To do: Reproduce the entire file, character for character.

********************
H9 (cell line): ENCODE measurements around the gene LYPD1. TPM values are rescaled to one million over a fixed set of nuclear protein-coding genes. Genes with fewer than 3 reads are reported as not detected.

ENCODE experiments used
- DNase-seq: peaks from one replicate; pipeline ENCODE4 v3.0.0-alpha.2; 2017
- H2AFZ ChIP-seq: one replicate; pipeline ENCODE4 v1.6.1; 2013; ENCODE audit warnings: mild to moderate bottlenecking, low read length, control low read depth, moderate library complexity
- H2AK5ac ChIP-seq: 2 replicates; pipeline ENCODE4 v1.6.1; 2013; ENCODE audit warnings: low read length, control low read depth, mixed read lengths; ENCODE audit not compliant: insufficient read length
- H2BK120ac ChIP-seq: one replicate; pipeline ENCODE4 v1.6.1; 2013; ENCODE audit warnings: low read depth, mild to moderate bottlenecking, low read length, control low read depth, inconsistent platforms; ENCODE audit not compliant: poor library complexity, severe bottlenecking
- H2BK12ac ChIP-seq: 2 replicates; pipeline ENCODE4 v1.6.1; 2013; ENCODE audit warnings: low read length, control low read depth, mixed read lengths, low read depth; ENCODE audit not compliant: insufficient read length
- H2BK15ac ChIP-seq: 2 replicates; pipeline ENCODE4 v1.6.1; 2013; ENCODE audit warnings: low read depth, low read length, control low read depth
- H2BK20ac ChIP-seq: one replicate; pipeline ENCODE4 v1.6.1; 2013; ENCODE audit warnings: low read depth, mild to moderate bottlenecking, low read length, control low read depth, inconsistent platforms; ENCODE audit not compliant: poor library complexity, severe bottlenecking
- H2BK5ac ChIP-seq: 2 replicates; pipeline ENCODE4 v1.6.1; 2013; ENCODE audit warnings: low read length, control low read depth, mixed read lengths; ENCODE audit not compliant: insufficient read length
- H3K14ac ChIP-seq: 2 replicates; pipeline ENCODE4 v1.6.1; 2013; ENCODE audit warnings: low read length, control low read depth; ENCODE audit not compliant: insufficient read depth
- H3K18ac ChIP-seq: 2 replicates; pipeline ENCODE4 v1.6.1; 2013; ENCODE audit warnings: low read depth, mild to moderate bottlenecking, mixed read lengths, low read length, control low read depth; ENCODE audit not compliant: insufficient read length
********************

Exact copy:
H9 (cell line): ENCODE measurements around the gene LYPD1. TPM values are rescaled to one million over a fixed set of nuclear protein-coding genes. Genes with fewer than 3 reads are reported as not detected.

ENCODE experiments used
- DNase-seq: peaks from one replicate; pipeline ENCODE4 v3.0.0-alpha.2; 2017
- H2AFZ ChIP-seq: one replicate; pipeline ENCODE4 v1.6.1; 2013; ENCODE audit warnings: mild to moderate bottlenecking, low read length, control low read depth, moderate library complexity
- H2AK5ac ChIP-seq: 2 replicates; pipeline ENCODE4 v1.6.1; 2013; ENCODE audit warnings: low read length, control low read depth, mixed read lengths; ENCODE audit not compliant: insufficient read length
- H2BK120ac ChIP-seq: one replicate; pipeline ENCODE4 v1.6.1; 2013; ENCODE audit warnings: low read depth, mild to moderate bottlenecking, low read length, control low read depth, inconsistent platforms; ENCODE audit not compliant: poor library complexity, severe bottlenecking
- H2BK12ac ChIP-seq: 2 replicates; pipeline ENCODE4 v1.6.1; 2013; ENCODE audit warnings: low read length, control low read depth, mixed read lengths, low read depth; ENCODE audit not compliant: insufficient read length
- H2BK15ac ChIP-seq: 2 replicates; pipeline ENCODE4 v1.6.1; 2013; ENCODE audit warnings: low read depth, low read length, control low read depth
- H2BK20ac ChIP-seq: one replicate; pipeline ENCODE4 v1.6.1; 2013; ENCODE audit warnings: low read depth, mild to moderate bottlenecking, low read length, control low read depth, inconsistent platforms; ENCODE audit not compliant: poor library complexity, severe bottlenecking
- H2BK5ac ChIP-seq: 2 replicates; pipeline ENCODE4 v1.6.1; 2013; ENCODE audit warnings: low read length, control low read depth, mixed read lengths; ENCODE audit not compliant: insufficient read length
- H3K14ac ChIP-seq: 2 replicates; pipeline ENCODE4 v1.6.1; 2013; ENCODE audit warnings: low read length, control low read depth; ENCODE audit not compliant: insufficient read depth
- H3K18ac ChIP-seq: 2 replicates; pipeline ENCODE4 v1.6.1; 2013; ENCODE audit warnings: low read depth, mild to moderate bottlenecking, mixed read lengths, low read length, control low read depth; ENCODE audit not compliant: insufficient read length